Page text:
The housing is really awesome. I lived in all the buildings except for GP (Glen Park which is Henry Wells' mansion). I especially loved Weld and Main. The library is a great place to study (that where I did all of my work), and the librarians are always willing to help. The neighborhood couldn't be better since it's in a small rural area on a gorgeous lake with very little crime. You will want a car or know someone with a car because Auburn is 25 minutes away and Ithaca is 45 minutes away, and the vans no longer run as often as they used too. Wells College is called the "Wells Bubble," and for sanity's sake, it is necessary to go for a drive or shopping to get out of the "Bubble" occasionally. There is a party life to an extent (people getting drunk and going to "parties") which I participated in my freshman and part of sophomore year, but I really avoided that scene after my first year and a half. It is easily avoidable. If you are looking for the party scene, Cornell has frats and if you know the right people then you can usually get an invite (which is what we did my freshman/sophomore years).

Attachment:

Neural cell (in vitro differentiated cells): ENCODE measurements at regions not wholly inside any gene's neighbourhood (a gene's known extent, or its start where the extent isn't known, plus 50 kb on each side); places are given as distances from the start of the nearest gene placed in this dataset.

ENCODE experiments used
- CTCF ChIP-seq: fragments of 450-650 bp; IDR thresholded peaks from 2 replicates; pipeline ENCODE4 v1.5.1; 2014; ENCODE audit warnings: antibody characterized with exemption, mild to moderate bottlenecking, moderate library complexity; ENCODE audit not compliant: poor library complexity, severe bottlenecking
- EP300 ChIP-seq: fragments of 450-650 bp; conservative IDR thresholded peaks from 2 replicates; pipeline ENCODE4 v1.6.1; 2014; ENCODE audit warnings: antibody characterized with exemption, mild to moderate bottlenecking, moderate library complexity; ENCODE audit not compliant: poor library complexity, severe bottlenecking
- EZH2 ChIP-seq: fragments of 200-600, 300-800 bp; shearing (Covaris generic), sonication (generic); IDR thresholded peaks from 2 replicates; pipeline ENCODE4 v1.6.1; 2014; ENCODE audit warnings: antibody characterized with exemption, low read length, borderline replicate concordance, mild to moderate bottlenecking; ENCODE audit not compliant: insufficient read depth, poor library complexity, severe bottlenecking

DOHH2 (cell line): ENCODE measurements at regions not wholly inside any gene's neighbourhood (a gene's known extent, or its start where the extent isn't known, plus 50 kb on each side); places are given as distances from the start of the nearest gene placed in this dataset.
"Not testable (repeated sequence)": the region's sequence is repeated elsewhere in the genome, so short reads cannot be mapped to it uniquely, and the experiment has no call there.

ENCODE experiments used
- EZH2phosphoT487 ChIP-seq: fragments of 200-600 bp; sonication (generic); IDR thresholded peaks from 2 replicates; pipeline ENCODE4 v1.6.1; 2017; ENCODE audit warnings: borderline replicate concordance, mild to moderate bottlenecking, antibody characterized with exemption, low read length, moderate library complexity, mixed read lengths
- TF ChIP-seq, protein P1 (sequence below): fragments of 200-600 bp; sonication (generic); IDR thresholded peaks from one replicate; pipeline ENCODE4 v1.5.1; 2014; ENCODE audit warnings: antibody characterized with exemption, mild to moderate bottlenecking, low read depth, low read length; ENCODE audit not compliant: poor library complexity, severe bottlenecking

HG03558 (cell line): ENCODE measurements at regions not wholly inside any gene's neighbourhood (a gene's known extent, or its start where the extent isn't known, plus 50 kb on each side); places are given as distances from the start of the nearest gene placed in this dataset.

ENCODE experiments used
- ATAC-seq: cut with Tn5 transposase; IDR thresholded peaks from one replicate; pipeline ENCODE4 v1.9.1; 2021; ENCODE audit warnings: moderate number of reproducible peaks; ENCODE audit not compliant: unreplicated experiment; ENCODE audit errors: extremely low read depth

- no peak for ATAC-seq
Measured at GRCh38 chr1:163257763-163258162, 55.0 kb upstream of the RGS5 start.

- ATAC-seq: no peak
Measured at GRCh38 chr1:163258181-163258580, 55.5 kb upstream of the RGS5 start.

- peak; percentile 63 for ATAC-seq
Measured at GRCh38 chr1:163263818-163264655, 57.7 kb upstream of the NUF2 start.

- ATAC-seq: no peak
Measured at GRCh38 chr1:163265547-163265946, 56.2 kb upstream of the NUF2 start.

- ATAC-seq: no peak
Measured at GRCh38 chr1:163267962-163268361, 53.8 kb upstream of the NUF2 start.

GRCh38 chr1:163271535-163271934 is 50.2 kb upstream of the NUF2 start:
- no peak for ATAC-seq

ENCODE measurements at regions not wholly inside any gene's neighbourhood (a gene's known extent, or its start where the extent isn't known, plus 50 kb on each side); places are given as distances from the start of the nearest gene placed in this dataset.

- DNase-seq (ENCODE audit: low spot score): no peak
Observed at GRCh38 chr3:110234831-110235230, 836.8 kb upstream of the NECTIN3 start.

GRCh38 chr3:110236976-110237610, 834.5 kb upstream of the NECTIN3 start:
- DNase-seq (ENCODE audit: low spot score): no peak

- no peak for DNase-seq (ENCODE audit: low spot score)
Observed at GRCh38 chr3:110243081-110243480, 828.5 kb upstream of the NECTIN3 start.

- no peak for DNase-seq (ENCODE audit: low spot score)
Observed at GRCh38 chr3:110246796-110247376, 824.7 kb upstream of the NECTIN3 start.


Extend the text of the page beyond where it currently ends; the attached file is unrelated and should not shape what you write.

One complaint: The dining services recently changed hands from Sodexo to Aurora Inn, Inc (a subsidiary of the college which is bleeding the college dry). At first, the food improved (which isn't hard since Sodexo food was horrendous since we had the cheapest plan with them). After a while, however, the food started degrading and the food began to be the same thing over and over again. They were trying to fee us on $5 per student per day which is even less than what Sodexo had been doing. So,I don't know how good the food will be next year. Hopefully better but I have my doubts. Also, with Sodexo, the Sommer Center at least had normal hours, but this past semester it was closed a lot more than it was open and the selection for food was down. (The Sommer Center is the only place on campus to get food after 7pm). There is Dories which stays open until 10pm during school year hours, and you could apply your $100 gift card to dories this past semester which was nice (as well as the Sommer Center, the Market, and the Fargo).